Departmentalized Scheduling: Everything You Need to Know
This involves teachers who only teach a single subject to several classes. This classroom organization is generally found in junior, middle, or high school settings. It might also be found at the elementary level in science, mathematics, art, music, and physical education classes. Departmentalized scheduling has both advantages and disadvantages.
The advantages include:
· Departmentalized scheduling gives students multiple teachers they can approach to get support in academics. Sometimes many students don’t click with one teacher but they’ll with another one.
· While consistency is very important for young students, they’re better able to adapt to change as they get older. Departmentalizing with a team of two or three teachers in elementary school prepares students for the future and eases the transition later on.
· Teachers can delve deeper into the standards and create a teaching specialty by focusing on one subject area.
· As teachers need to spend less time on lesson planning, they get more time to develop new lesson activities for students. They can also work together to develop cross-curricular lessons that help meet standards for different subjects.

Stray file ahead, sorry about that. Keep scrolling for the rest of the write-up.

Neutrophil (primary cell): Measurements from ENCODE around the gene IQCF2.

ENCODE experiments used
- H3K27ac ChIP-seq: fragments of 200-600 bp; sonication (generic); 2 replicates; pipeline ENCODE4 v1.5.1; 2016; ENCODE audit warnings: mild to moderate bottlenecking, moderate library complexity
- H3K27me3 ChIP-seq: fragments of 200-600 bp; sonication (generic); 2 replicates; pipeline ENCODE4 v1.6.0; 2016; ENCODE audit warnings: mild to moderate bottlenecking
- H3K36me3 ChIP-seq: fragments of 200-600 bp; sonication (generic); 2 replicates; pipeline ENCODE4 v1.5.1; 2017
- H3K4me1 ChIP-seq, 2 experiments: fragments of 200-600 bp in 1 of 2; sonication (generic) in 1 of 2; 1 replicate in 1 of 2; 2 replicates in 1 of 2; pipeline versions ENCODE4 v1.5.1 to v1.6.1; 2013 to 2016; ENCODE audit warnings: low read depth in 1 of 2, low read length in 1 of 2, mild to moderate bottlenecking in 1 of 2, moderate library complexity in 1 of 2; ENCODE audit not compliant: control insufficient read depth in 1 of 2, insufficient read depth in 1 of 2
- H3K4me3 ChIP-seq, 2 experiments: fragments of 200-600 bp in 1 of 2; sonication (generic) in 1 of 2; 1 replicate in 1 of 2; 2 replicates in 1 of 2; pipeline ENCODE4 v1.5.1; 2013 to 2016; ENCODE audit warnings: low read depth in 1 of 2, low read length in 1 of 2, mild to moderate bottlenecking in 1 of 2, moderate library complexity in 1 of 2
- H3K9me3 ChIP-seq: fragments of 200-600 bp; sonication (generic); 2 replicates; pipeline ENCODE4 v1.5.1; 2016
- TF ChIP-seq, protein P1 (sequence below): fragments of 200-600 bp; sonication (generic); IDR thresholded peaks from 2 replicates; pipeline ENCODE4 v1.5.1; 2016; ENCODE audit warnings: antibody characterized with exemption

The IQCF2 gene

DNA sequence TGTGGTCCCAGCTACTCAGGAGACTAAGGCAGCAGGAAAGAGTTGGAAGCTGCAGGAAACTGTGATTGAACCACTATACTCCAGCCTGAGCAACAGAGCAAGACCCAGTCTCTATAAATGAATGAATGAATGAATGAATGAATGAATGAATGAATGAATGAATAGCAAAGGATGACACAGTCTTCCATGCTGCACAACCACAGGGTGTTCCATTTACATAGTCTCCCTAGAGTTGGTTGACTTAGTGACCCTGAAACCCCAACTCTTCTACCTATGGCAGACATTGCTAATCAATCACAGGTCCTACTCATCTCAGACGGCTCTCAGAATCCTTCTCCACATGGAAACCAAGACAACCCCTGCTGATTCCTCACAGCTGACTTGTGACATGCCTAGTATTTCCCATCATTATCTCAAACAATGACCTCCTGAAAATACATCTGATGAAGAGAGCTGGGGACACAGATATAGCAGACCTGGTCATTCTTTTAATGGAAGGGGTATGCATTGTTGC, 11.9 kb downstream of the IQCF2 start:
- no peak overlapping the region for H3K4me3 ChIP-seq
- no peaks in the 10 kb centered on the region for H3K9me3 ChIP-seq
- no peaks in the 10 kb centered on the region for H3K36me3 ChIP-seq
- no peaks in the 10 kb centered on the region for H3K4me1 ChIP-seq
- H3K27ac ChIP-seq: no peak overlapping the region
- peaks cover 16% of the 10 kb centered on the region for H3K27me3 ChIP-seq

· Transitions make great brain breaks, and students truly need a little downtime between lessons. The transition from one teacher or class to another provides a break and an excellent visual for the mental switch.
· Departmentalized scheduling allows multiple teachers to get first-hand insights into problems a student might be having. Teachers can work together to help resolve learning struggles or behavior issues. They can also collaborate on what’s working well in a class to help the students in other areas.
The disadvantages include:
· Many teachers feel that with departmentalized scheduling, they lose time and activities that help to develop relationships with students.
· Students may lose routine and consistency that they thrive on by changing teachers multiple times throughout the day. They tend to struggle more than in a self-contained classroom due to the differences amongst teachers, classroom environments, and expectations.
· By only focusing on one subject area, the teacher may become out of touch with other areas’ best practices and standards.
· Transitioning from one class to another wastes a significant amount of time, no matter how well-prepared the students are.
· Teachers may lose flexibility when they need to stay on a particular schedule. In a self-contained class, if teachers finish early, they can move on, or if a lesson runs a little over, they can adjust the activities or schedule.